The Cold 90

The first 90 days, after your baby is born, are a very interesting time. Granted this time may be a bit longer or a bit shorter, but about the first 3 months are a bit fuzzy. This whole experience feels like a crash course. Lessons are learned, and some of those are like taking a heavy weight pounding.

I had the fortunate experience of having a fellow father tell me that there is nothing wrong with not feeling attached to your baby at first. He continued to tell me that it really feels like a job, with no pay. You put out all the effort, and to be real honest, the baby isn’t giving you much back. We spend this whole time waiting through the pregnancy, and the excitement and anticipation builds, and then nuthin. You have this very small human that just eats, sleeps, makes dirty diapers, and there is a good amount of crying. It begins to feel like a groundhog day scenario. It is easy to almost feel jealous of the relationship that the mother has with your child. This is definitely a check your ego moment in life.

This is the time to be a father. Provide what is needed. Spend time with your child. Get right in there and change diapers, rock your child to sleep, or just rock your child they may not fall asleep. Skin to skin is huge. Take off your shirt and hold your baby. Remember they are learning all the time and need a hell of a lot of loving, and quality time.

A huge hurdle for me was to not let my emotions rise when our baby girl began to cry, and scream. I would go through all the emotions from calm and collected, to frustrated, to frantic, to angry, to worthless, to confused, and all the while the baby is crying in my arms. Crying is how they tell you they need something. Trying to figure it out, will keep you a bit calmer. They are tired, or hungry, or need a change. Go through those three and usually you will find the issue.

Pretty soon your baby will start to smile, look at you, and recognize you. He/she will reach for you and let you know that you exist. This is the best feeling! There is a light at the end of the tunnel.

2 years later commentary

I still remember the frustration and the unsure experience of this time. It was so real and just swallows you up. Following your instincts, however frail they may seem. It truly does improve, and your get better, and you learn how to be a father. This whole game is about learning, you truly become a student of your child.

One thing that always helped me was to focus on the needs and stay away from the emotions. Literally write down what they need, and go through this list when things begin to go awry. I like all of us was so easily swept up in the emotion. My amateur status and their frantic tantrums sent me whirling into a mess of frustration and declining sanity. I can think of multiple times I just had to set my daughter on the bed or in her crib and just leave the room for a minute for a breather. It’s not a joke, just some piece of separation and perceived control because I was losing exponentially with my daughter. But really we were just both learning. The razors edge of the skills gap in fatherhood is sharp. You will learn, and you will be great. Nothing will give this to you but time. Throw yourself in there, and be present.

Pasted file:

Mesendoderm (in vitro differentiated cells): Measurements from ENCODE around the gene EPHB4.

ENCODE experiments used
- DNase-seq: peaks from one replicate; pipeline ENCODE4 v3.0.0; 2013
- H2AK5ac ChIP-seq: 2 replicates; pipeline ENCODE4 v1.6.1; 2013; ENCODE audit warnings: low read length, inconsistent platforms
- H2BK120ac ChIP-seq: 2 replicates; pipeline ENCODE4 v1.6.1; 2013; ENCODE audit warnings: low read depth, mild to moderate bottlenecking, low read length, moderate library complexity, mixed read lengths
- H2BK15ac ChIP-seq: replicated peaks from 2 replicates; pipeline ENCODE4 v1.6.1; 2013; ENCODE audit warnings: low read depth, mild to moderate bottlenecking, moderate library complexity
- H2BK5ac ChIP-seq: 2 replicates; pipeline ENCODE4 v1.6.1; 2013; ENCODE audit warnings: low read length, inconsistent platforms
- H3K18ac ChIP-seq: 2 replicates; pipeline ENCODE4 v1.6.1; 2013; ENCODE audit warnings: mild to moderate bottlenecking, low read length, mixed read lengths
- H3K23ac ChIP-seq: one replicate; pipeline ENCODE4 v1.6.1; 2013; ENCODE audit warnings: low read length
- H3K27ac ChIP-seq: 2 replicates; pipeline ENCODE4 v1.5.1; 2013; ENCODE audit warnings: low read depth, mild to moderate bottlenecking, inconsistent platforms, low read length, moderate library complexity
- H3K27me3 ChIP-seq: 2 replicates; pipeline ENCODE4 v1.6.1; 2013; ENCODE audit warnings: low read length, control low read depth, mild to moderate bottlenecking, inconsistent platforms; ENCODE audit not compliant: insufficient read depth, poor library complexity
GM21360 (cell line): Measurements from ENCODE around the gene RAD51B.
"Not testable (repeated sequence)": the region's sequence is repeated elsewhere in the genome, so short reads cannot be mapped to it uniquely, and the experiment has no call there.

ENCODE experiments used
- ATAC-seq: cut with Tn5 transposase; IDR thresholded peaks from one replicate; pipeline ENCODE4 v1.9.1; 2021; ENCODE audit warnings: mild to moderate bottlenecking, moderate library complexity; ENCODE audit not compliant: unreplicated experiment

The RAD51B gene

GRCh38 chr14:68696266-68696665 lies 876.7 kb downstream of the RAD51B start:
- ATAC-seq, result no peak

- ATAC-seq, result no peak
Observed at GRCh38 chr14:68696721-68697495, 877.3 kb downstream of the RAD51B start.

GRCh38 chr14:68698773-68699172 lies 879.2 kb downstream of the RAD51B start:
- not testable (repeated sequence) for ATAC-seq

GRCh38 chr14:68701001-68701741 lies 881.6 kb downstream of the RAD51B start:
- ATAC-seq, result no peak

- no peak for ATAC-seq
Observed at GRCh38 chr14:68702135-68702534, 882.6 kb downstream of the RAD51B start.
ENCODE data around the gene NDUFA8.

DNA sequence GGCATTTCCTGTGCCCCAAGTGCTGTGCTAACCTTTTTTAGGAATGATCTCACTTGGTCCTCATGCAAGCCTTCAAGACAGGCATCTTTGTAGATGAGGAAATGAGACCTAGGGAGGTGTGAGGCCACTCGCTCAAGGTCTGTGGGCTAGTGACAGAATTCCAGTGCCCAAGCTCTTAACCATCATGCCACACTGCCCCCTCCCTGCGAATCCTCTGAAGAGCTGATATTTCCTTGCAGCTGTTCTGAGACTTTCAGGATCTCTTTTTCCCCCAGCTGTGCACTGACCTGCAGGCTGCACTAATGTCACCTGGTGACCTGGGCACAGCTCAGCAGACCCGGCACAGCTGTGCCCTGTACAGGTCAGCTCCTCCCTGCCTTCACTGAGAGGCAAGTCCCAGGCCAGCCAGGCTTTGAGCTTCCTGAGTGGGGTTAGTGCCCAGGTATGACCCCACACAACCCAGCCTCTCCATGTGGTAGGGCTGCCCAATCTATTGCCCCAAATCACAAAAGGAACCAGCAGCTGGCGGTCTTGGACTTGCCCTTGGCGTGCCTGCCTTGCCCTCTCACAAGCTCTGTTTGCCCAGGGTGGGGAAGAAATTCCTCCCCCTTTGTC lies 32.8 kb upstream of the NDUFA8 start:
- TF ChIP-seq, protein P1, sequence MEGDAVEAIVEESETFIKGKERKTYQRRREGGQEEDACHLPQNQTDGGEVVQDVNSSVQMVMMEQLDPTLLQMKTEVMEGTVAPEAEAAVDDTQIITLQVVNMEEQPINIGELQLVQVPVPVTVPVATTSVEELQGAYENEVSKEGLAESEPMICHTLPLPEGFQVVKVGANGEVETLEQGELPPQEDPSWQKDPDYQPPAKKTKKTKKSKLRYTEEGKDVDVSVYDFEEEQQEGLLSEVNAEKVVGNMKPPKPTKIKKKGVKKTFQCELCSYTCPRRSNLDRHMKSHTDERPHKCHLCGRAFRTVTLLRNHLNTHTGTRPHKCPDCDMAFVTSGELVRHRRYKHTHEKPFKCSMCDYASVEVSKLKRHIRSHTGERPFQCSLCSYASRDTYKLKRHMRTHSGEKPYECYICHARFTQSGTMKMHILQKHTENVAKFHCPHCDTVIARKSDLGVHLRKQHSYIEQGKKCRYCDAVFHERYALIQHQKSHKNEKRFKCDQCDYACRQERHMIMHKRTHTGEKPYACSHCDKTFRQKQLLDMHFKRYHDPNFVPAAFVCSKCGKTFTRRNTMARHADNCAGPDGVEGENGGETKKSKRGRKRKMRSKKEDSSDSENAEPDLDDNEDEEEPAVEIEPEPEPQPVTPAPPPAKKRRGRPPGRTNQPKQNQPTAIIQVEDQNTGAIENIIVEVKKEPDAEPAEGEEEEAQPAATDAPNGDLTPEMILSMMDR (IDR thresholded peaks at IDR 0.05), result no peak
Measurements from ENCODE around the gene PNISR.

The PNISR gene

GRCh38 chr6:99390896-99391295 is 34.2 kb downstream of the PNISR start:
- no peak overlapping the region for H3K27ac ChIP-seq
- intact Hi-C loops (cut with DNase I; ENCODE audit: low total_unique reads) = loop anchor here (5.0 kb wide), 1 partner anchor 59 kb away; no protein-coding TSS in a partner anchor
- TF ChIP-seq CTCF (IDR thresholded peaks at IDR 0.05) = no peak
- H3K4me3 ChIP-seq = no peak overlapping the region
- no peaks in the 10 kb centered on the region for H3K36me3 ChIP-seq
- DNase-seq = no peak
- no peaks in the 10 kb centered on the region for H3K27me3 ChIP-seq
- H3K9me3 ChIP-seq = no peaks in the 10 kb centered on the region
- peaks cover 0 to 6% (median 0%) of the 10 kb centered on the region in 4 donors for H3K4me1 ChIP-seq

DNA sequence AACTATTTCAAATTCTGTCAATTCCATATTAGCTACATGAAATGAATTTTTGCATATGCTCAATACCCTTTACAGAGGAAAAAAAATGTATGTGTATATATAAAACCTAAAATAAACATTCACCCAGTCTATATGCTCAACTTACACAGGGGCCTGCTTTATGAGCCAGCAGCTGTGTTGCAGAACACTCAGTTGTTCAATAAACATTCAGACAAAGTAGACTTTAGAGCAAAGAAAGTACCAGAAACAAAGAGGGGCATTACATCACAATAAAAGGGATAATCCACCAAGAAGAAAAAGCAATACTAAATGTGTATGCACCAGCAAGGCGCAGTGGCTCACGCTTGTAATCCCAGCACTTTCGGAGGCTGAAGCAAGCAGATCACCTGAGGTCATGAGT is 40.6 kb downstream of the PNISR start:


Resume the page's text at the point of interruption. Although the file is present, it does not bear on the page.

When your child smiles at you, or giggles, or reaches for you. It turns you to butter. It melts you in your shoes. Literally you feel your heart get warm, you feel the rise of emotion and the fire in your soul. When these moments come, you think back to the struggle and laugh. It seems so small. The magnitude of the joy that continually hits you from your children so far outweighs these early struggles that you can’t even compare.

Communication with your partner is also of the greatest priority. Remember, your on the same team. Sometimes this is quite the challenge as the lack of sleep and intense change can get to both of you. Take your turn and offer to care for your baby. Change diapers and give baths and feed if a bottle is around. Take your baby on walks and dance and sing to them. Supporting mama and giving her healing time, and self care time will do wonders not only for her, but for your sanity too. Being very present and very clear about what each other need is so helpful. A healthy dose of empathy goes a long way.

Give yourself the space to learn and feel new. Loss of control is a hard thing to contend with. Beware of the connection to anger. This time is full of opportunities to learn and become better. Don’t let the struggle wear you down. Being very intentional about time for self can literally save your sanity.

These first days, these times are of huge value. Take pictures, write in a journal. Be Present, and stay plugged in with your baby and your partner. Take one day at a time. Some days I remember trying to take 5 minutes at a time. The panic is when you are in the time of the greatest learning. When it’s uncomfortable, be easy on yourself. Take a deep breath and just be in the room. This is your time to shine. Remember, everything is a phase. You child will move through this. If you need help, reach out. There are people that have been there and will help and listen to what’s going on.

Congrats and welcome. This is the greatest time of our lives.

Danny Lesslie